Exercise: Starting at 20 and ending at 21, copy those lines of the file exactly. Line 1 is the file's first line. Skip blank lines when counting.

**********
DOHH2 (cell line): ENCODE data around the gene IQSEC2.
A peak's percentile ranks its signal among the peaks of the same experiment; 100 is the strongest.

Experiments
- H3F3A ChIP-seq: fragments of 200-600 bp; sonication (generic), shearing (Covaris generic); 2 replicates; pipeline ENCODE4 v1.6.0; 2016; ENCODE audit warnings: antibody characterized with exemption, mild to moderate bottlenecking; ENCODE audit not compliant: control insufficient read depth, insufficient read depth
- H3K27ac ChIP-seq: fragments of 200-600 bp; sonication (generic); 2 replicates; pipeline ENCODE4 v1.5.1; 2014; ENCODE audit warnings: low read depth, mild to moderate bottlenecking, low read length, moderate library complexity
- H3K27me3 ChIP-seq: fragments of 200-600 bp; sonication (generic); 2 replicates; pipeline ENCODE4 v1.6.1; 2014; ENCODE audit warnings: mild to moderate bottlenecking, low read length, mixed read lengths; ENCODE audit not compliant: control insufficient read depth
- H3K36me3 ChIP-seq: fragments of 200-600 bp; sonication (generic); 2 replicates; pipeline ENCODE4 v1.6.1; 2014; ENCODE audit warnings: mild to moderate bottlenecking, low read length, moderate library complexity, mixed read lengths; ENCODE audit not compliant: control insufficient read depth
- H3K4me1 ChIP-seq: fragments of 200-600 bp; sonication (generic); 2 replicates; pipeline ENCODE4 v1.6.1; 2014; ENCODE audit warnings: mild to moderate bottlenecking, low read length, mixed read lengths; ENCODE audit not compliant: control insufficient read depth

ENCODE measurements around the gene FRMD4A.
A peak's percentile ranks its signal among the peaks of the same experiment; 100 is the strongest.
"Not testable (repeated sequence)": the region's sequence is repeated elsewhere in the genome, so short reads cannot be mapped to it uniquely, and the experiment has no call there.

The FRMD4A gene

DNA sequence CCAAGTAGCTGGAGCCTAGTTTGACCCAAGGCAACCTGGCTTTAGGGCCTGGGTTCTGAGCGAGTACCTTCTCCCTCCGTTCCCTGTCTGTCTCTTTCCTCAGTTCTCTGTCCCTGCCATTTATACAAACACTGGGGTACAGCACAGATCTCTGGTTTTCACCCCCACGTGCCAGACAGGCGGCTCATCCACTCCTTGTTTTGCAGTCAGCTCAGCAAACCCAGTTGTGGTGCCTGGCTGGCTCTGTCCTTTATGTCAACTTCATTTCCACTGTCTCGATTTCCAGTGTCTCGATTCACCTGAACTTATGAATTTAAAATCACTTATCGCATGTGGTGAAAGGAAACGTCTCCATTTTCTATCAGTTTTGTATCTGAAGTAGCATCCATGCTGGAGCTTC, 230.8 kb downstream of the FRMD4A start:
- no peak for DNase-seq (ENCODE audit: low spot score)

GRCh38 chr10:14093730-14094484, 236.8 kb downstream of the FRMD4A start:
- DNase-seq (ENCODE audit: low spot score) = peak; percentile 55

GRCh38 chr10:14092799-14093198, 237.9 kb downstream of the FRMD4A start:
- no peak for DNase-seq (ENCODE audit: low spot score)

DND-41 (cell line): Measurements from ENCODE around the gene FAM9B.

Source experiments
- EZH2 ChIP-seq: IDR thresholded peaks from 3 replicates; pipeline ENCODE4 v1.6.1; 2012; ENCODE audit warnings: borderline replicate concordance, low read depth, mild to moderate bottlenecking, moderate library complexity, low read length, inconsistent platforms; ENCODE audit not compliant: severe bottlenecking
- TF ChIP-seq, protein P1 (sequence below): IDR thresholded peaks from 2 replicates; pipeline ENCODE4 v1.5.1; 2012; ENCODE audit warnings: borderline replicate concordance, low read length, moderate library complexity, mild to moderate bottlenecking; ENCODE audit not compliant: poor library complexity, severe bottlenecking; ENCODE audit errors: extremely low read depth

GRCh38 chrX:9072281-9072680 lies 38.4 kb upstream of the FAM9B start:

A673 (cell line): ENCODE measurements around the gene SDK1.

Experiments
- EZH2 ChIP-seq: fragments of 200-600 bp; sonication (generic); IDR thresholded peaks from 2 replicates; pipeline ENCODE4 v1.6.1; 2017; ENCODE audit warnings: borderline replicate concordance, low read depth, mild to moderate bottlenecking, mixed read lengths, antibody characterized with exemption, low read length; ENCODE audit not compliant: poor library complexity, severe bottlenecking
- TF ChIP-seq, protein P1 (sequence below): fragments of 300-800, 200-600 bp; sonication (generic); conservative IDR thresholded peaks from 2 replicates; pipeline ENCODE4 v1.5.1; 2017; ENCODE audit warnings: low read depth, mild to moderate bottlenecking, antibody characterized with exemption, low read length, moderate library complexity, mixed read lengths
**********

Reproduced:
Source experiments
- EZH2 ChIP-seq: IDR thresholded peaks from 3 replicates; pipeline ENCODE4 v1.6.1; 2012; ENCODE audit warnings: borderline replicate concordance, low read depth, mild to moderate bottlenecking, moderate library complexity, low read length, inconsistent platforms; ENCODE audit not compliant: severe bottlenecking